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Coleman Stove

Trusty Coleman Lanterns Shine When Camping

by John Raven, Ph.B.

Camping is not what it used to be. When I was just a child my daddy would take me on overnight fishing trips. The supplies and equipment we took was a quilt each. We could have done with one quilt but Daddy snored something fierce.

Today when the family goes camping they go in the 48 foot motor home. It makes camping just like not leaving the house.

Having evolved from quilt to using a motor home I have observed several innovations that made life easier.

The first thing that comes to mind is the Coleman lantern. Now before Mr. Coleman invented the lantern about the turn of the last century any light you had at night while camping was from the campfire. Of course the Coleman lantern was preceded by the kerosene lantern that gave about as much light as a candle. The Coleman lantern supplied a brilliant white light. It used "Coleman fuel" for making the light.



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The delicate part of the Coleman lantern was the "mantles". These were little screen looking cloth bags that tied to the end of the generator in the lantern. When fuel was applied to the mantle and a match struck the mantle glowed white hot. The mantles were delicate. You always wanted to have a spare or two with you. You could count on needing a new mantle just about every trip. The modern Coleman lantern uses propane for fuel but as far as I know still uses the delicate mantles.

Coleman Stoves

My favorite take along Coleman camping product is the Coleman Stove. In my years on the chili circuit I used up four or five of the stoves. I was not real good about cleaning up the stove after use and they would finally get so nasty I was ashamed to let the public see them. If you clean your Coleman stove after every using, it will last forever.

There are replacement parts available for the parts that wear out. A lot of us started using unleaded gasoline in the stoves instead of Coleman fuel as the gasoline was a lot more inexpensive. The only catch was the unleaded gas would build up carbon in the generator and the stove would cease to heat or even burn. You could get a replacement generator for a couple of dollars so it was not a real hardship.

The liquid fuel stoves and lanterns can be dangerous. They tend to blow up or catch fire on a regular basis. It is best to use them outside with a fire extinguisher near until you become a seasoned veteran of the physics involved. You also want to be careful that you use the Coleman fuel or white or unleaded gasoline only for the purpose intended. If you try to start a campfire with the stuff you are likely as not to blow your kindling all over the camp.

My current Coleman stove runs on propane. I like to keep a Coleman on hand as the electricity in the Hill Country is prone to go off and stay off for anywhere from an hour to several days.

When that happens I can most importantly, make my coffee in the morning, and cook about anything. It is just a matter of screwing the propane canister on the stove and lighting the burner(s). The little propane canister will power the stove about three hours depending on how high you have set the heat. If you are going to use a propane stove on a regular basis go to your friendly propane dealer and get the set-up required to use a five gallon propane tank. One of those should last you a year and you can refill it instead of throwing it in the landfill. Did I mention that near all Coleman products are green?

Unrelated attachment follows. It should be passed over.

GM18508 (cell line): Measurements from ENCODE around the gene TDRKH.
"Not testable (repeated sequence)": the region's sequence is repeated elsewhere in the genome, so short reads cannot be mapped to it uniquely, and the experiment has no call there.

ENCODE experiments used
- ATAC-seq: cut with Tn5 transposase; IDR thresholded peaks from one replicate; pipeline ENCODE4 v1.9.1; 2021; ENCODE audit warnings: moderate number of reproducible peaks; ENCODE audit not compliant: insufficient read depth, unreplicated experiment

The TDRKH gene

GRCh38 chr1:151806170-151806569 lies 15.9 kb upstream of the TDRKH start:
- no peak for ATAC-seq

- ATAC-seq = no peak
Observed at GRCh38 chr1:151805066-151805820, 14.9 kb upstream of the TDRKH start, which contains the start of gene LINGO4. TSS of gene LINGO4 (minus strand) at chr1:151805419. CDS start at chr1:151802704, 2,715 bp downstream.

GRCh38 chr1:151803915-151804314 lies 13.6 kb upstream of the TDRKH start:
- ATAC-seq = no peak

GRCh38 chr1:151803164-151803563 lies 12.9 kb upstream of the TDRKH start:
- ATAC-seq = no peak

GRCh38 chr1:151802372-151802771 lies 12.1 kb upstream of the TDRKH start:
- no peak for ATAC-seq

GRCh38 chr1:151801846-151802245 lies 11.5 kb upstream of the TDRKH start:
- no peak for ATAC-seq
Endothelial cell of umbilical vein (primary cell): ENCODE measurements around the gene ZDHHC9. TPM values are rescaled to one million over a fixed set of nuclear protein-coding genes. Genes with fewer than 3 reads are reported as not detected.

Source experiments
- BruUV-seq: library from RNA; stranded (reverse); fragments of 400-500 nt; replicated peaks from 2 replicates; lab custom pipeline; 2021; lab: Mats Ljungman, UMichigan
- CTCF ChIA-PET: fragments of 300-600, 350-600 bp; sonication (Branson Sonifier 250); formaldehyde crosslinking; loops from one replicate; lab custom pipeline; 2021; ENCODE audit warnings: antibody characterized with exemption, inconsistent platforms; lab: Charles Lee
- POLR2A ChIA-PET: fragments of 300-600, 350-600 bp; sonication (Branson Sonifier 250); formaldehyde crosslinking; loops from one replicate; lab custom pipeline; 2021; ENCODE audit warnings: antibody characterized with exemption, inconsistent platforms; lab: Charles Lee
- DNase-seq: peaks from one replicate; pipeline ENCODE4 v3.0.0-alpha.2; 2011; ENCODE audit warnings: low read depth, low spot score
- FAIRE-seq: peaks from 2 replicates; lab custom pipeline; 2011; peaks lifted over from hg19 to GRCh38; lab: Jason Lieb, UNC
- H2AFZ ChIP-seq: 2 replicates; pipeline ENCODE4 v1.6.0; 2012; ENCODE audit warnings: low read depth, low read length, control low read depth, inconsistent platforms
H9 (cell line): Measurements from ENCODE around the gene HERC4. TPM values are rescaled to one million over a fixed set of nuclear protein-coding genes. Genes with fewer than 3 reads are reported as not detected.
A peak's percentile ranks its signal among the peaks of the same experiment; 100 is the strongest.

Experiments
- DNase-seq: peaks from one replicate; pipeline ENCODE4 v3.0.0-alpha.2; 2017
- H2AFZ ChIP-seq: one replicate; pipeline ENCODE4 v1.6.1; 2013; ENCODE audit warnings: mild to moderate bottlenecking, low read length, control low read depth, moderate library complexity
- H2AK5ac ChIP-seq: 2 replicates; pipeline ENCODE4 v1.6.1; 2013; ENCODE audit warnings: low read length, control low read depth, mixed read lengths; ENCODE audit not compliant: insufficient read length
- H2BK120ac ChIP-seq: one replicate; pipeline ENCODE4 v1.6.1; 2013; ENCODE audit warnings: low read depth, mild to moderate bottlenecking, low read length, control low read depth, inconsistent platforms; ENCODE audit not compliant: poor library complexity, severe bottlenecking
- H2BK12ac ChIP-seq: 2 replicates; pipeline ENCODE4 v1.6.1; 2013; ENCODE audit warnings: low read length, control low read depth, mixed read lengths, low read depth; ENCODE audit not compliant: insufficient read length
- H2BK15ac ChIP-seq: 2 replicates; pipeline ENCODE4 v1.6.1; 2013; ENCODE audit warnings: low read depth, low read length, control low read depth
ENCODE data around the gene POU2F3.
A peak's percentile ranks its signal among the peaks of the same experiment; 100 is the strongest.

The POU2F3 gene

There are a lot of accessories for the stoves. You can get a folding oven that sits on top of it and does a good job of baking. There is a strange looking little dealie that makes toast over the burner. You can get a folding table for your stove. (I think everything Coleman makes folds for easy packing".

A word of caution here. All the light weight, folding gear can be unstable. You need to set up on a flat surface and be mindful of any gusty winds. The veterans with the easy camping gear can give you some tips.

My favorite use for my camp stove is frying fish. I set up on a table out on the front porch and get with the program. I don’t stink up or heat up the house and if I spatter grease on the floor it can be hosed down with little trouble. If you are going to deep fry or just the regular frying in a skillet, use your cast iron. The iron holds head a lot better than aluminum and won’t cool down so much when you add food.

Also make sure you have a good thermometer. If your oil is not hot enough you will get a soggy, greasy mess. If the oil is too hot you will get food scorched on the outside and raw in the middle.

As far as I know there are no special recipes for a Coleman stove. You can cook anything on them that you can cook on a regular stove. Most times it beats singeing the hair off your knuckles trying to cook on a campfire. Leave that to the chuck wagon and Dutch oven guys.

Do be careful with the camp stoves. The ones that use liquid gas, as I said earlier, tend to blow up. As with anything hot, keep the kids a reasonable distance from the work area. Nothing spoils a picnic as fast as having to haul someone to the emergency room.

There is an old story about Coleman Stoves..This guy was learning to sky dive. He jumped out of the airplane and was descending at a good rate of speed. He pulled the handle on the parachute and nothing happened. He pulled the emergency handle, still nothing happened.

About this time he noticed a guy coming up from the ground at a good rate of speed.

"Hey", shouted the falling guy, "Do you know anything about parachutes"?

"Naw", hollered back the ascending guy, "Do you know anything about Coleman Stoves"?

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